9-5 is the norm in the states, not sure where tsuna is getting his timeframes. however a study showed that people on a salary based job that work 9-5 only work 5 out of the 8 hours they are at the job, whereas the people paid hourly work and stay busy all 8 hours. Also a companies production is dropped to about 30% of its normal output every friday. just another interesting result from a study.

    • I know to an extent what he means by stamina. I’ve done some fan translations/subs in my free time, and I’m ready for breaks early and often. Language translation/editing is surprisingly taxing!

  • Ahh yes. The everlasting battle between staying true to the original and portraying the script’s intended meaning…. I can understand why translating things when the script is your second language, or visa versa, is difficult.

    Having chinese as a second language, I’ve noticed subtle differences in word choice. For example, the -ness suffix doesn’t have any direct translation in chinese. Instead, most adjectives are more like similes or metaphors. It may not seem like a big difference, but it allow things to be more interpretive. This is something that I’ve noticed in manga as well, where a sentence is awkwardly poetic. It’s only awkward in english, because people don’t normally talk in similies in everyday conversation. Like, “You’re skin is so snow white!”

    However, if it’s a direct translation of those simile-like adjectives, you’ll realize that in chinese – that *is* that way people talk naturally. I’m guessing it’s probably the same in japanese as well.

    (Then again, chinese is my second language. So I might be wrong in my understanding as well. But I digress.)

    So would you rather have a natural sounding script in english, or your respective language, or would you rather have a script as true to the original as possible?

    • “This is something that I’ve noticed in manga as well, where a sentence is awkwardly poetic. It’s only awkward in english, because people don’t normally talk in similies in everyday conversation. Like, “You’re skin is so snow white!””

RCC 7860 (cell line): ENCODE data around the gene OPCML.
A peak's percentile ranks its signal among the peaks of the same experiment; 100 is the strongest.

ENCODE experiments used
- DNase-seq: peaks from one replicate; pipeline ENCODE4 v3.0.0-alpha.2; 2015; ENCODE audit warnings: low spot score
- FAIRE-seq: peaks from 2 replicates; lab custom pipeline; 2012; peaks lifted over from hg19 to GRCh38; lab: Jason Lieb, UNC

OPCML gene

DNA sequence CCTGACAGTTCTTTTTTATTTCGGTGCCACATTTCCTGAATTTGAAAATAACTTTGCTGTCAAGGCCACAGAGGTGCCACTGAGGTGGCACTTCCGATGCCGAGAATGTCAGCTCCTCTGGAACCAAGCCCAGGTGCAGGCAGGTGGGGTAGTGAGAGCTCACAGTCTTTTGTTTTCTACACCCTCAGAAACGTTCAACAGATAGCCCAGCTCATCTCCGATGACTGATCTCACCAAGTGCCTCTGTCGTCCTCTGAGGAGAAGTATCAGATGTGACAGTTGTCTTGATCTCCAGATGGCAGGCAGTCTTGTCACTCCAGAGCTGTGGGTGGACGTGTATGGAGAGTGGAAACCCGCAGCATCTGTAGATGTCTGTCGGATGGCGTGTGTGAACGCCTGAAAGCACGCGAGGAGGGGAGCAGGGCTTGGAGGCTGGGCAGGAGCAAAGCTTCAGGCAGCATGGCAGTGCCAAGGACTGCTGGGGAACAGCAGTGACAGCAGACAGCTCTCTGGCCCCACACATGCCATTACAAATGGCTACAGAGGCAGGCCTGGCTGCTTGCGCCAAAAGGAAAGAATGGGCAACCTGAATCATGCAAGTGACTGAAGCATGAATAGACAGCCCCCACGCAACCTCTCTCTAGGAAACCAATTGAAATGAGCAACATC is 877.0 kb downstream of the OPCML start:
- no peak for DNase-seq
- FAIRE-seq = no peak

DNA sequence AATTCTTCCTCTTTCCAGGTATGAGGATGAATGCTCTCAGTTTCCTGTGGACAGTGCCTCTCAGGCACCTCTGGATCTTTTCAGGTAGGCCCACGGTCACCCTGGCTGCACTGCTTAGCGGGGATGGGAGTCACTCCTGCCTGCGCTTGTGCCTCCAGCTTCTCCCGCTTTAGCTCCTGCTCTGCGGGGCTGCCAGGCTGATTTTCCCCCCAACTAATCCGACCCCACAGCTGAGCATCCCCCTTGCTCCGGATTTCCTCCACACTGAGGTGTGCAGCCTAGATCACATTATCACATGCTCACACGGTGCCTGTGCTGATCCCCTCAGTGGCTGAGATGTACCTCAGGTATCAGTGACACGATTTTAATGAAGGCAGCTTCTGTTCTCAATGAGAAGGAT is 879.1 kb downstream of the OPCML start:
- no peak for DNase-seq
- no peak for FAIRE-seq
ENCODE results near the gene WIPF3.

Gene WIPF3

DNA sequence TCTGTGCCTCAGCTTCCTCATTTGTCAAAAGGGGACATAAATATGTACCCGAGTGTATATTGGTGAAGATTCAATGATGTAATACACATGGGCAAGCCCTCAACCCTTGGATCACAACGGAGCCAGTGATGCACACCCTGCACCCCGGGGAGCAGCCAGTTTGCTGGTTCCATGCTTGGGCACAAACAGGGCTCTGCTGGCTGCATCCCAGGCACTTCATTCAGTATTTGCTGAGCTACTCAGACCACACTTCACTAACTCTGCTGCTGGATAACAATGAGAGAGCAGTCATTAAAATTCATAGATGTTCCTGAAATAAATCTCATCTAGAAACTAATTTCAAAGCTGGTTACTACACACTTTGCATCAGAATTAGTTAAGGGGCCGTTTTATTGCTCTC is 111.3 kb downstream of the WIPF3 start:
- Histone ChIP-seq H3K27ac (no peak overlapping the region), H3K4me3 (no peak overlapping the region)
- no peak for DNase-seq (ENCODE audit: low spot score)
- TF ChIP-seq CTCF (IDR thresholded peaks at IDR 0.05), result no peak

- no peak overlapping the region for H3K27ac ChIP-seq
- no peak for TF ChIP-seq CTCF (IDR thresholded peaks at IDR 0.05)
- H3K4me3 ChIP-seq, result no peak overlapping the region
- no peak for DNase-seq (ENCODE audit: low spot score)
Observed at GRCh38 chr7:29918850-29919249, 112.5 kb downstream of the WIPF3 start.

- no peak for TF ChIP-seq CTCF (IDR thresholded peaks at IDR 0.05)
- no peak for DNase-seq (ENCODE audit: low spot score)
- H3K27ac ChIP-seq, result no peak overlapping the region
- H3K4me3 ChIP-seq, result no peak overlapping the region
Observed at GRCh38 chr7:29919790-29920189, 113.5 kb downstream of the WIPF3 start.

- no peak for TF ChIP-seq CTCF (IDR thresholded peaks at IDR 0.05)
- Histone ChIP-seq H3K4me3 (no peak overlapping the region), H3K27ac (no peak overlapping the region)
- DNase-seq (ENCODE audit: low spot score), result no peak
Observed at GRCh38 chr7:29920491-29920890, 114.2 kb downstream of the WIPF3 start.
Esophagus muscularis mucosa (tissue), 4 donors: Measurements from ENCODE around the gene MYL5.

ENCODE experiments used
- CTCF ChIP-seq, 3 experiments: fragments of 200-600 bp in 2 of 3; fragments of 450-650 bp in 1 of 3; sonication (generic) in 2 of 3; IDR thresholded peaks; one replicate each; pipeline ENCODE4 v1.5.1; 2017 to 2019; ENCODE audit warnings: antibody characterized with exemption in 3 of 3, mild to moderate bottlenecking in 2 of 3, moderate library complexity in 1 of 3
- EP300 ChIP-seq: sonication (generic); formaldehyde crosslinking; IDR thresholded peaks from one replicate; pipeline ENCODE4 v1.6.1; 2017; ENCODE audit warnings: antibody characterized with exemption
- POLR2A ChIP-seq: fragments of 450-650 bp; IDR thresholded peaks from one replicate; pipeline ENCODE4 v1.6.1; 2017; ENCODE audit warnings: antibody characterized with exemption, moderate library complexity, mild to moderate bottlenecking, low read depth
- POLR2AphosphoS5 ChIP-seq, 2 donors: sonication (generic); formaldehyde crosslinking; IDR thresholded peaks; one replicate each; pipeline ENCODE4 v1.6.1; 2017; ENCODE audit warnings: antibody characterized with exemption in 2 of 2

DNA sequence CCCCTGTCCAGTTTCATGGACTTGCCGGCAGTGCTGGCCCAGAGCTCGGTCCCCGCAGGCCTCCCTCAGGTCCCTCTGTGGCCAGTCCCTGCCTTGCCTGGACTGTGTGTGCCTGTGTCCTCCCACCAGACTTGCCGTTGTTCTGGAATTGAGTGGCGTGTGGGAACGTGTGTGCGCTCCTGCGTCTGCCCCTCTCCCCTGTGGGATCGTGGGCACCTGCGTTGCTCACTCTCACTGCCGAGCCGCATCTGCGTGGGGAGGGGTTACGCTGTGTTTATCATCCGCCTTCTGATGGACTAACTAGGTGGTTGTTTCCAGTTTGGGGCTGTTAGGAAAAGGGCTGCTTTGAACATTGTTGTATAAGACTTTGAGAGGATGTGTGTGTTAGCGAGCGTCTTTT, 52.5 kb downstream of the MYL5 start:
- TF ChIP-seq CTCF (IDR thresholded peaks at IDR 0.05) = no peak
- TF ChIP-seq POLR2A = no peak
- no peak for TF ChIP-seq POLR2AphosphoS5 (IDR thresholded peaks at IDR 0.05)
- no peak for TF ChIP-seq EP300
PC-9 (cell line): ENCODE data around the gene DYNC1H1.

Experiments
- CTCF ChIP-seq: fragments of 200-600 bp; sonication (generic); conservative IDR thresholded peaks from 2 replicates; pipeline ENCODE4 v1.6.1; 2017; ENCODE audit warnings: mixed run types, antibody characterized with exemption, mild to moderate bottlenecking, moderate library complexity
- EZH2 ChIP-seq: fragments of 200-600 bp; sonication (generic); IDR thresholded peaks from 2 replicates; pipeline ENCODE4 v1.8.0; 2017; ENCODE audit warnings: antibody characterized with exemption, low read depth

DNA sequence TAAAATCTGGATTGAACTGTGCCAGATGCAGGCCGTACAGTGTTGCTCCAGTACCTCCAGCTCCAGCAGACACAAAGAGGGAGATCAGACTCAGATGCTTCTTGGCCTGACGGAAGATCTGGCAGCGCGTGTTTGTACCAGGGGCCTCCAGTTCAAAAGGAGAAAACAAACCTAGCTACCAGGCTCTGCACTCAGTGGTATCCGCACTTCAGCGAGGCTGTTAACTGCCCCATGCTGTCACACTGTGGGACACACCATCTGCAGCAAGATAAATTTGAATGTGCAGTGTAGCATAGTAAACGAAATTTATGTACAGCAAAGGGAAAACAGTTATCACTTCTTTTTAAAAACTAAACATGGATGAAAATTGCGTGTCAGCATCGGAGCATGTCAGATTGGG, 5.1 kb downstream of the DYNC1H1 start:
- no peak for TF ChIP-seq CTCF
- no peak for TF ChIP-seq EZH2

What do you mean? We do have the phrase in Eng, “skin as white as snow,” example, used in Snow White….

      • I mean in normal everyday conversation. When you’re commenting on someone’s complexion, do you normally say they have “skin as white as snow” or do you just call them pale? In English, I just call them pale. But in Chinese, I might say “you have snow white skin”, because the Chinese word for pale could imply that you’re ill.

        • I always took that to mean that they have very beautiful skin in stead of meaning that they are pale? An idiom right, people use those everyday?

          • Hmm.. alright. I guess that makes sense. Then let me use a different example. In the chinese language, there are tons of idioms that make use of fables to draw out their meanings. (Think of it similar to the tortoise and the hare.)

            刻舟求剑 directly translates to marking the boat to search for the sword. This probably makes no sense if you don’t know the story. (Similar to how the tortoise and the hare would make no sense, if you don’t know the story.) The story is about a man who drops his sword in the middle of a boat ride, and marks the area he dropped it on the edge of the boat. Once he gets to more shallow waters, he searches for his sword around the area he marked the boat. Of course, that’s stupid, because the two places are clearly different.

            This four lettered idiom is used to describe situations where someone is being narrow minded and not adapting situations. So when you’re using this, it would be something like “Don’t be so 刻舟求剑.”

            When translating that, you wouldn’t directly translate it as “Don’t mark the boat to search for the sword” because no one would understand it. Nor would you say “Don’t be like the man who dropped his sword in the middle of the boat ride and…” There just isn’t a way to directly translate it. The best you can probably say is something like “Don’t be so oblivious to new circumstances.”

            These four letter idioms exist in the japanese language as well. The same can be said for english idioms and how they don’t have a direct translations either. There isn’t really a way to explain “bite the bullet” in chinese.